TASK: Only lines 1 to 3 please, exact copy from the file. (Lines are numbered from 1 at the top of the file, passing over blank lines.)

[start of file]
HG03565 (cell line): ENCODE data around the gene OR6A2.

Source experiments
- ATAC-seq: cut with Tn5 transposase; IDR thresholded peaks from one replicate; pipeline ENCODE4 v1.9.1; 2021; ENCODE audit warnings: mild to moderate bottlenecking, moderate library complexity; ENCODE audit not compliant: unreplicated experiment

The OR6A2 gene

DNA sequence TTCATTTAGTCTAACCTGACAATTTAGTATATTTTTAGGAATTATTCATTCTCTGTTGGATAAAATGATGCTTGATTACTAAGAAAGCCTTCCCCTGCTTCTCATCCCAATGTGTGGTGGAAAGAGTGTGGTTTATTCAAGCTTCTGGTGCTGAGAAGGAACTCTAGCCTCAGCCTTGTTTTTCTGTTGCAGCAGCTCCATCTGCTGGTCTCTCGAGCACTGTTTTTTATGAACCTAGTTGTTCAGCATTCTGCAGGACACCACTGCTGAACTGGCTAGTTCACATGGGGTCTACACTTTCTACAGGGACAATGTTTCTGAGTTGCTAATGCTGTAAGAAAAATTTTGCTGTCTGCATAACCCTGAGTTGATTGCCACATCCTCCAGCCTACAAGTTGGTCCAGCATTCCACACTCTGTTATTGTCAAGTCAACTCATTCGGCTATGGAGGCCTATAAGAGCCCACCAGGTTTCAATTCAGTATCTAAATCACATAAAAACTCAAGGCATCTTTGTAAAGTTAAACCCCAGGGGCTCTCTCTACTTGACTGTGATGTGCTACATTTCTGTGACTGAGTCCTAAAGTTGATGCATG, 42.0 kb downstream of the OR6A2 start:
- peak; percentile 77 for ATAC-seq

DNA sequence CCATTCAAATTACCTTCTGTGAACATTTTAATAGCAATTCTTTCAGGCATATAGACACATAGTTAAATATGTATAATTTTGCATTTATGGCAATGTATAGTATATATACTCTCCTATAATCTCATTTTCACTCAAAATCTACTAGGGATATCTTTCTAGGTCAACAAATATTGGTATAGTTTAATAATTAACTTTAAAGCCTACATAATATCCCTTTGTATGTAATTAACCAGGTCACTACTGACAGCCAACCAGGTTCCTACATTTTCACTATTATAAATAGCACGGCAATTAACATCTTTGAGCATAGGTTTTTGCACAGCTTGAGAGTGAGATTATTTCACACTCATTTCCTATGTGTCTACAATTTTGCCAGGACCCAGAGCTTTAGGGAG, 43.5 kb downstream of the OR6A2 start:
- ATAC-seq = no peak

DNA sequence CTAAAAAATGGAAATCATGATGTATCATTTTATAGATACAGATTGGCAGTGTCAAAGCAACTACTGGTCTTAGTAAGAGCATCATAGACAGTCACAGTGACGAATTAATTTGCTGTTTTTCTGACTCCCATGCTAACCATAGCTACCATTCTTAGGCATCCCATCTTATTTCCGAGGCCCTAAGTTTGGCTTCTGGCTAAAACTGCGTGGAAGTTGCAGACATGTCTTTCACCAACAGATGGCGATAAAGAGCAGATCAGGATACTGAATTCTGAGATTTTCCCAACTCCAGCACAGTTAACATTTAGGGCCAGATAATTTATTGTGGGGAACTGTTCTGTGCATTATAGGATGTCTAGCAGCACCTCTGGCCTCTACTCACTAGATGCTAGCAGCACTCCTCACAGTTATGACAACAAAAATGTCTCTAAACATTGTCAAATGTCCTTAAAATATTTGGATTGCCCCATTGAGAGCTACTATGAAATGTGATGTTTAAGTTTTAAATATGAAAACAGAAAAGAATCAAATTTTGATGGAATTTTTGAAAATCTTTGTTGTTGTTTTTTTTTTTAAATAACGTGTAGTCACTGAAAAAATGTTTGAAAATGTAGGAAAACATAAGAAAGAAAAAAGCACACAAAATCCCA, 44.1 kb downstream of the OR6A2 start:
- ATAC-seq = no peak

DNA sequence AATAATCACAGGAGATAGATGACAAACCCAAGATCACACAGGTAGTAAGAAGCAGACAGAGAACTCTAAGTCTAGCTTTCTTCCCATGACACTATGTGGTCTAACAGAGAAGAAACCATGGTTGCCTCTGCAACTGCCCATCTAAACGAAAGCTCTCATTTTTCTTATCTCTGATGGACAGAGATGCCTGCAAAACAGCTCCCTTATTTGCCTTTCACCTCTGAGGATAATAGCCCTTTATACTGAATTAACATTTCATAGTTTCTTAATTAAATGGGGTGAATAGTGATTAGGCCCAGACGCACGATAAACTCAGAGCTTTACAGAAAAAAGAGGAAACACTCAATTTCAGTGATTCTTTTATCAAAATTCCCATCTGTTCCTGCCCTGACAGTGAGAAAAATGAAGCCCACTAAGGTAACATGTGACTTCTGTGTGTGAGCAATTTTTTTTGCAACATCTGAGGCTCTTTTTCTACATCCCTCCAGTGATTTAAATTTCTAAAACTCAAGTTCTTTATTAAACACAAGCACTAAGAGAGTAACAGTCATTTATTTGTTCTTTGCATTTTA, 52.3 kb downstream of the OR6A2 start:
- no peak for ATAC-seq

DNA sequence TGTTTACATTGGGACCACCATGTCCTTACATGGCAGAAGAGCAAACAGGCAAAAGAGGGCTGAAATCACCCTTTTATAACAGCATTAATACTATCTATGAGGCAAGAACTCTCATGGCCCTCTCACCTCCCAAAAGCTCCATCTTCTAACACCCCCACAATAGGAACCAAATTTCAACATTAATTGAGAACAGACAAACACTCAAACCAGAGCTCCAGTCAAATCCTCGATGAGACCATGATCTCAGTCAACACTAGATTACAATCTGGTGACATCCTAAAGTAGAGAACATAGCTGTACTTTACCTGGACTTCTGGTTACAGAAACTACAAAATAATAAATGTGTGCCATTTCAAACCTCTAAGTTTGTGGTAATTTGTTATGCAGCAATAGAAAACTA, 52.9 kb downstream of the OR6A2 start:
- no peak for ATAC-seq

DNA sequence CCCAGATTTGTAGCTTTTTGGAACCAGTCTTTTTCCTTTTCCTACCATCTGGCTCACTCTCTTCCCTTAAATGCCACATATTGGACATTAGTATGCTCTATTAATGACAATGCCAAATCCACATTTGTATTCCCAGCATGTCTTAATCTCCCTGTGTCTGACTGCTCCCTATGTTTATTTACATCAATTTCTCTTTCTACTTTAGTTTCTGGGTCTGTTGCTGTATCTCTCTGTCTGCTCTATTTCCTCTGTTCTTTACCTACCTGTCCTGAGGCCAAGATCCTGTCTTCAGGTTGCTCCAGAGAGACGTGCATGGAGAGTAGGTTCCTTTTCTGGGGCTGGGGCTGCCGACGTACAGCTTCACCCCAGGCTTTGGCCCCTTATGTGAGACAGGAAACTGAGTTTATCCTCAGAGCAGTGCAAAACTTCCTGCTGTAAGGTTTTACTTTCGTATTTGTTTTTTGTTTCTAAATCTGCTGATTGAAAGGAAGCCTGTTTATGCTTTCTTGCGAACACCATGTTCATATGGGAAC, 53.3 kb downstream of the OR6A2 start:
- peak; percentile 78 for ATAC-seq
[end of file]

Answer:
HG03565 (cell line): ENCODE data around the gene OR6A2.

Source experiments
- ATAC-seq: cut with Tn5 transposase; IDR thresholded peaks from one replicate; pipeline ENCODE4 v1.9.1; 2021; ENCODE audit warnings: mild to moderate bottlenecking, moderate library complexity; ENCODE audit not compliant: unreplicated experiment